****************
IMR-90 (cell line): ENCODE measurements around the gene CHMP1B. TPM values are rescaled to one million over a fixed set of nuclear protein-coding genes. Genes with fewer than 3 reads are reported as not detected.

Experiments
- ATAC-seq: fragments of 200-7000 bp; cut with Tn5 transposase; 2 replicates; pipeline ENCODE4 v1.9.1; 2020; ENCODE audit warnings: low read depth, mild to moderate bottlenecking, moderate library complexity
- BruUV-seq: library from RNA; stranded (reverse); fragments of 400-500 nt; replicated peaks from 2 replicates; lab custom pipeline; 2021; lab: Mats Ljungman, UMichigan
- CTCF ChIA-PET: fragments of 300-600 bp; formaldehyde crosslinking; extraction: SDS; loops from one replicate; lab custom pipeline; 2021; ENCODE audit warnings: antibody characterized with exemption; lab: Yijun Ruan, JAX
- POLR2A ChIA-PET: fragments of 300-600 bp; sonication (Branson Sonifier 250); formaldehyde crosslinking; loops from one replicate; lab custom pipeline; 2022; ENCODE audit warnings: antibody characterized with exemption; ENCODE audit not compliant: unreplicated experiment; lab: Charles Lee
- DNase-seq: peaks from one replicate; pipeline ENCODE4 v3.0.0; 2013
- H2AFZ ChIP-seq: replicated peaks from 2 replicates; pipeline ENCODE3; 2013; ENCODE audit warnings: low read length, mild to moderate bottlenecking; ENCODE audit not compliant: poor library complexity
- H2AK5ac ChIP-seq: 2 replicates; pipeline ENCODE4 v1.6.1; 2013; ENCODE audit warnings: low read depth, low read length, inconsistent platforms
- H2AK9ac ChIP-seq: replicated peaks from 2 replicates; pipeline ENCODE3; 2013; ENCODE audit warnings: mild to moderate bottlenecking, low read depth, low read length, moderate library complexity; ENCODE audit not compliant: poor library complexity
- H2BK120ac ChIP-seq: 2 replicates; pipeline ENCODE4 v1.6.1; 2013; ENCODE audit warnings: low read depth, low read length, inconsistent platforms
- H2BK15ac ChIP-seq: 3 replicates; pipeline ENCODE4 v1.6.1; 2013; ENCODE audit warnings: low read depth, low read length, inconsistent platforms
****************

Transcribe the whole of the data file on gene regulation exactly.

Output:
IMR-90 (cell line): ENCODE measurements around the gene CHMP1B. TPM values are rescaled to one million over a fixed set of nuclear protein-coding genes. Genes with fewer than 3 reads are reported as not detected.

Experiments
- ATAC-seq: fragments of 200-7000 bp; cut with Tn5 transposase; 2 replicates; pipeline ENCODE4 v1.9.1; 2020; ENCODE audit warnings: low read depth, mild to moderate bottlenecking, moderate library complexity
- BruUV-seq: library from RNA; stranded (reverse); fragments of 400-500 nt; replicated peaks from 2 replicates; lab custom pipeline; 2021; lab: Mats Ljungman, UMichigan
- CTCF ChIA-PET: fragments of 300-600 bp; formaldehyde crosslinking; extraction: SDS; loops from one replicate; lab custom pipeline; 2021; ENCODE audit warnings: antibody characterized with exemption; lab: Yijun Ruan, JAX
- POLR2A ChIA-PET: fragments of 300-600 bp; sonication (Branson Sonifier 250); formaldehyde crosslinking; loops from one replicate; lab custom pipeline; 2022; ENCODE audit warnings: antibody characterized with exemption; ENCODE audit not compliant: unreplicated experiment; lab: Charles Lee
- DNase-seq: peaks from one replicate; pipeline ENCODE4 v3.0.0; 2013
- H2AFZ ChIP-seq: replicated peaks from 2 replicates; pipeline ENCODE3; 2013; ENCODE audit warnings: low read length, mild to moderate bottlenecking; ENCODE audit not compliant: poor library complexity
- H2AK5ac ChIP-seq: 2 replicates; pipeline ENCODE4 v1.6.1; 2013; ENCODE audit warnings: low read depth, low read length, inconsistent platforms
- H2AK9ac ChIP-seq: replicated peaks from 2 replicates; pipeline ENCODE3; 2013; ENCODE audit warnings: mild to moderate bottlenecking, low read depth, low read length, moderate library complexity; ENCODE audit not compliant: poor library complexity
- H2BK120ac ChIP-seq: 2 replicates; pipeline ENCODE4 v1.6.1; 2013; ENCODE audit warnings: low read depth, low read length, inconsistent platforms
- H2BK15ac ChIP-seq: 3 replicates; pipeline ENCODE4 v1.6.1; 2013; ENCODE audit warnings: low read depth, low read length, inconsistent platforms